The Economic and Monetary Community of Central Africa (or CEMAC from its name in French: Communauté Économique et Monétaire de l'Afrique Centrale, in Spanish: Comunidad Económica y Monetaria de África Central, and in Portuguese: Comunidade Económica e Monetária da África Central) is an organization of states of Central Africa established by Cameroon, Central African Republic, Chad, Republic of Congo, Equatorial Guinea and Gabon to promote economic integration among countries that share a common currency, the CFA franc.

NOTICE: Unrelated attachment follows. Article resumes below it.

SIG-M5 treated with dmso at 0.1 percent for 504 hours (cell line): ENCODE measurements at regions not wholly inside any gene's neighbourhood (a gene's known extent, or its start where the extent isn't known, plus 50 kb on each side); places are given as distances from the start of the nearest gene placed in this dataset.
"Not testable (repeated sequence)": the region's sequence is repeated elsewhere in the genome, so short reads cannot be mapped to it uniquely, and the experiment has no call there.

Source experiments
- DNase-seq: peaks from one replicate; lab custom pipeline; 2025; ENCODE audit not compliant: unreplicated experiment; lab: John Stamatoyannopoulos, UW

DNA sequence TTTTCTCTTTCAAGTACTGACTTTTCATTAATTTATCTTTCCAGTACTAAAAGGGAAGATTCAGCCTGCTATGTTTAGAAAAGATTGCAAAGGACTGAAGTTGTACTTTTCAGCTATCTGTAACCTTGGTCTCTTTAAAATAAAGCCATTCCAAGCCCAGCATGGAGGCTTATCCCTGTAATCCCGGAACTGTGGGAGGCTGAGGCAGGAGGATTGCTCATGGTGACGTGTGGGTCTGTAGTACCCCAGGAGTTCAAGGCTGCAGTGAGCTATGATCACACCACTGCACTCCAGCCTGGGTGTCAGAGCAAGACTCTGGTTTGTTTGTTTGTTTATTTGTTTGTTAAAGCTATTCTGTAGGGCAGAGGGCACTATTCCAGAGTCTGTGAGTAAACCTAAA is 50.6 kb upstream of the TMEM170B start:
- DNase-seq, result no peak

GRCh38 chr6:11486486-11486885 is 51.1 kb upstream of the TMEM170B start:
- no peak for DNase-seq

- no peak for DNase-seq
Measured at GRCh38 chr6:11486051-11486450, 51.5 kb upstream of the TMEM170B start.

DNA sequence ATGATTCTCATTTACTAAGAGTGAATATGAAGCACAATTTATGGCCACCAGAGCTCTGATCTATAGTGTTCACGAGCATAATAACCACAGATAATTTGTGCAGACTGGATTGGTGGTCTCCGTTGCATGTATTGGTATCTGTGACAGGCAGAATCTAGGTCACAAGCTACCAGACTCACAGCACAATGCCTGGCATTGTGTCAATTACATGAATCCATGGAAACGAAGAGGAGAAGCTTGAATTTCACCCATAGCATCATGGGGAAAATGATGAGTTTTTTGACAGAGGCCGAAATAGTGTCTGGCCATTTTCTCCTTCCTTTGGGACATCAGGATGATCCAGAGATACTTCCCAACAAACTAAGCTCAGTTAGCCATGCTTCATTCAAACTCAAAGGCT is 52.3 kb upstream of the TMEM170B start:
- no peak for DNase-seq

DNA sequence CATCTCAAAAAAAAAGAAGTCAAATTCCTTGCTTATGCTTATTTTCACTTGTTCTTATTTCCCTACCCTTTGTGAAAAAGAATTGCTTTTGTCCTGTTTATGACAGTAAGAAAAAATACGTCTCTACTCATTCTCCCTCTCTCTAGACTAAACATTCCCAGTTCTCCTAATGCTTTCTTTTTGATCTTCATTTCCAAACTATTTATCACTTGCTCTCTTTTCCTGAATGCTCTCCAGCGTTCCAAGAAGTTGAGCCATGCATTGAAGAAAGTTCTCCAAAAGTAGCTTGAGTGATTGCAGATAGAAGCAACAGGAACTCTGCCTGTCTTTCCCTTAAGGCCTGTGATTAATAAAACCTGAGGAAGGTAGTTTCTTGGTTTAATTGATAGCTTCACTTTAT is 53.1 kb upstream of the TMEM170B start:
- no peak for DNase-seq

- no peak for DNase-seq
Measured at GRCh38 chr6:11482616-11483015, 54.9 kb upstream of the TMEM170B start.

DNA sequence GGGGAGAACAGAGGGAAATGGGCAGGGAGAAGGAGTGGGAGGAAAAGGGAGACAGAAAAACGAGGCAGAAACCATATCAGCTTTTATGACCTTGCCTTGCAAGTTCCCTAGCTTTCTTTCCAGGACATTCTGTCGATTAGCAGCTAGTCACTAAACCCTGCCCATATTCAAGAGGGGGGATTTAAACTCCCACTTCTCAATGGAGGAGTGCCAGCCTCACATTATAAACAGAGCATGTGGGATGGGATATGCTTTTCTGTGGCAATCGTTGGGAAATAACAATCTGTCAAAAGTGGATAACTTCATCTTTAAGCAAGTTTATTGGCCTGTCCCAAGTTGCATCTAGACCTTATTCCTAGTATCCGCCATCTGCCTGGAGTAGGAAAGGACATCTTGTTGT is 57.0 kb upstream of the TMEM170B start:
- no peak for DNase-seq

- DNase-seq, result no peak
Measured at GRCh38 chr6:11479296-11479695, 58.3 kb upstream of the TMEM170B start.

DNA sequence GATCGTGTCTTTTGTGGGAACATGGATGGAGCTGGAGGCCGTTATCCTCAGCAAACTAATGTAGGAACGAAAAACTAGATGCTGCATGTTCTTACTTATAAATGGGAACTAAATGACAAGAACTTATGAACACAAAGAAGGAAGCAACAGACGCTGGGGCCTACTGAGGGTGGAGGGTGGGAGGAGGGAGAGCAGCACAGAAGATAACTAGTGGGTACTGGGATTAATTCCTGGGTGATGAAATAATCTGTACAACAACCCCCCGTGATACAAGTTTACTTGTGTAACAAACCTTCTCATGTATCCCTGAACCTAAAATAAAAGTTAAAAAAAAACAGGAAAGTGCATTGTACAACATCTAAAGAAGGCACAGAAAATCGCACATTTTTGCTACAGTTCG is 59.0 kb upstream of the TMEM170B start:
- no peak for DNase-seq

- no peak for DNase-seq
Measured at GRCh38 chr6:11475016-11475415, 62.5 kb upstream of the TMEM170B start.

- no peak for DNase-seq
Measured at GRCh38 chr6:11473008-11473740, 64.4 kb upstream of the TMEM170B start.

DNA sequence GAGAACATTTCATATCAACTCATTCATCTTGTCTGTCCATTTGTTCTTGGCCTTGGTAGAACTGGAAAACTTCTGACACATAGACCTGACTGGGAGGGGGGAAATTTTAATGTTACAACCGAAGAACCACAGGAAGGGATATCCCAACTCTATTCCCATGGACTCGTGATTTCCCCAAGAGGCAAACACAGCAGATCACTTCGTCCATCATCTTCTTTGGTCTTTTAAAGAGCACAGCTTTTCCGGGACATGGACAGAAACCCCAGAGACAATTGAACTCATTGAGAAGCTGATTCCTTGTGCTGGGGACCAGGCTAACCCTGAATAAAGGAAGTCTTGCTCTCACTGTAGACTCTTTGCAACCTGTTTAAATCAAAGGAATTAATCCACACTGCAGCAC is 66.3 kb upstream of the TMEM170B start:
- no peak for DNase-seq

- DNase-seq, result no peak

UDEAC signed a treaty for the establishment of CEMAC to promote the entire process of sub-regional integration through the forming of monetary union with the Central Africa CFA franc as a common currency; it was officially superseded by CEMAC in June 1999 (through agreement from 1994).
CEMAC's objectives are the promotion of trade, the institution of a genuine common market, and greater solidarity among peoples and towards under-privileged countries and regions. In 1994, it succeeded in introducing quota restrictions and reductions in the range and amount of tariffs. Currently, CEMAC countries share a common financial, regulatory, and legal structure, and maintain a common external tariff on imports from non-CEMAC countries. In theory, tariffs have been eliminated on trade within CEMAC, but full implementation of this has been delayed. Movement of capital within CEMAC is free.